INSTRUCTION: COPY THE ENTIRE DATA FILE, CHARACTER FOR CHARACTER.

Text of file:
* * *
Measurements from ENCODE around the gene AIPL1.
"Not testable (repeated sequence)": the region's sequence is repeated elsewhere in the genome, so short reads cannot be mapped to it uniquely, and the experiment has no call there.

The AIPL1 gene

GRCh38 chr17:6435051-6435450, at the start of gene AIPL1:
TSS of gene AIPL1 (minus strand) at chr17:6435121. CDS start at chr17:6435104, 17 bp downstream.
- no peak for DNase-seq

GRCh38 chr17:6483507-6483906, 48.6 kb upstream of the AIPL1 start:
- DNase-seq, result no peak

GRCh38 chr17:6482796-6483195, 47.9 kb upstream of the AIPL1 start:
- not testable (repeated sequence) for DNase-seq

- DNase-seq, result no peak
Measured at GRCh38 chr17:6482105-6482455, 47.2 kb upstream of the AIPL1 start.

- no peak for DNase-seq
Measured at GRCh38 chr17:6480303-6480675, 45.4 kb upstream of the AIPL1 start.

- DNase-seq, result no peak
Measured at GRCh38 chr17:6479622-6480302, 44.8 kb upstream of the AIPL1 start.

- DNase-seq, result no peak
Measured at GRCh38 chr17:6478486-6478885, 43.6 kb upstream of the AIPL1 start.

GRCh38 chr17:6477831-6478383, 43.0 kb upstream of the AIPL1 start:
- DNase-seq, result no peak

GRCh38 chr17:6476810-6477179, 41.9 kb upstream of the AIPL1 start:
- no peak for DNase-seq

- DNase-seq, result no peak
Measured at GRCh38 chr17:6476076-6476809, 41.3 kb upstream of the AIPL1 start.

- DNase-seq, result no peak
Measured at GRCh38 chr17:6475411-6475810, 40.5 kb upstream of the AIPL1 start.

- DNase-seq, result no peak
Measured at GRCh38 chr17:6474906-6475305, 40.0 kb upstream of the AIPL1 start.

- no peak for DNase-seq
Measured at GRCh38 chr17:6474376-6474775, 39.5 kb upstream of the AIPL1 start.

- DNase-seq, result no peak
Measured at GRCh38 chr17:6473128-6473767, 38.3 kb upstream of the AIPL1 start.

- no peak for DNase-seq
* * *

Measurements from ENCODE around the gene AIPL1.
"Not testable (repeated sequence)": the region's sequence is repeated elsewhere in the genome, so short reads cannot be mapped to it uniquely, and the experiment has no call there.

The AIPL1 gene

GRCh38 chr17:6435051-6435450, at the start of gene AIPL1:
TSS of gene AIPL1 (minus strand) at chr17:6435121. CDS start at chr17:6435104, 17 bp downstream.
- no peak for DNase-seq

GRCh38 chr17:6483507-6483906, 48.6 kb upstream of the AIPL1 start:
- DNase-seq, result no peak

GRCh38 chr17:6482796-6483195, 47.9 kb upstream of the AIPL1 start:
- not testable (repeated sequence) for DNase-seq

- DNase-seq, result no peak
Measured at GRCh38 chr17:6482105-6482455, 47.2 kb upstream of the AIPL1 start.

- no peak for DNase-seq
Measured at GRCh38 chr17:6480303-6480675, 45.4 kb upstream of the AIPL1 start.

- DNase-seq, result no peak
Measured at GRCh38 chr17:6479622-6480302, 44.8 kb upstream of the AIPL1 start.

- DNase-seq, result no peak
Measured at GRCh38 chr17:6478486-6478885, 43.6 kb upstream of the AIPL1 start.

GRCh38 chr17:6477831-6478383, 43.0 kb upstream of the AIPL1 start:
- DNase-seq, result no peak

GRCh38 chr17:6476810-6477179, 41.9 kb upstream of the AIPL1 start:
- no peak for DNase-seq

- DNase-seq, result no peak
Measured at GRCh38 chr17:6476076-6476809, 41.3 kb upstream of the AIPL1 start.

- DNase-seq, result no peak
Measured at GRCh38 chr17:6475411-6475810, 40.5 kb upstream of the AIPL1 start.

- DNase-seq, result no peak
Measured at GRCh38 chr17:6474906-6475305, 40.0 kb upstream of the AIPL1 start.

- no peak for DNase-seq
Measured at GRCh38 chr17:6474376-6474775, 39.5 kb upstream of the AIPL1 start.

- DNase-seq, result no peak
Measured at GRCh38 chr17:6473128-6473767, 38.3 kb upstream of the AIPL1 start.

- no peak for DNase-seq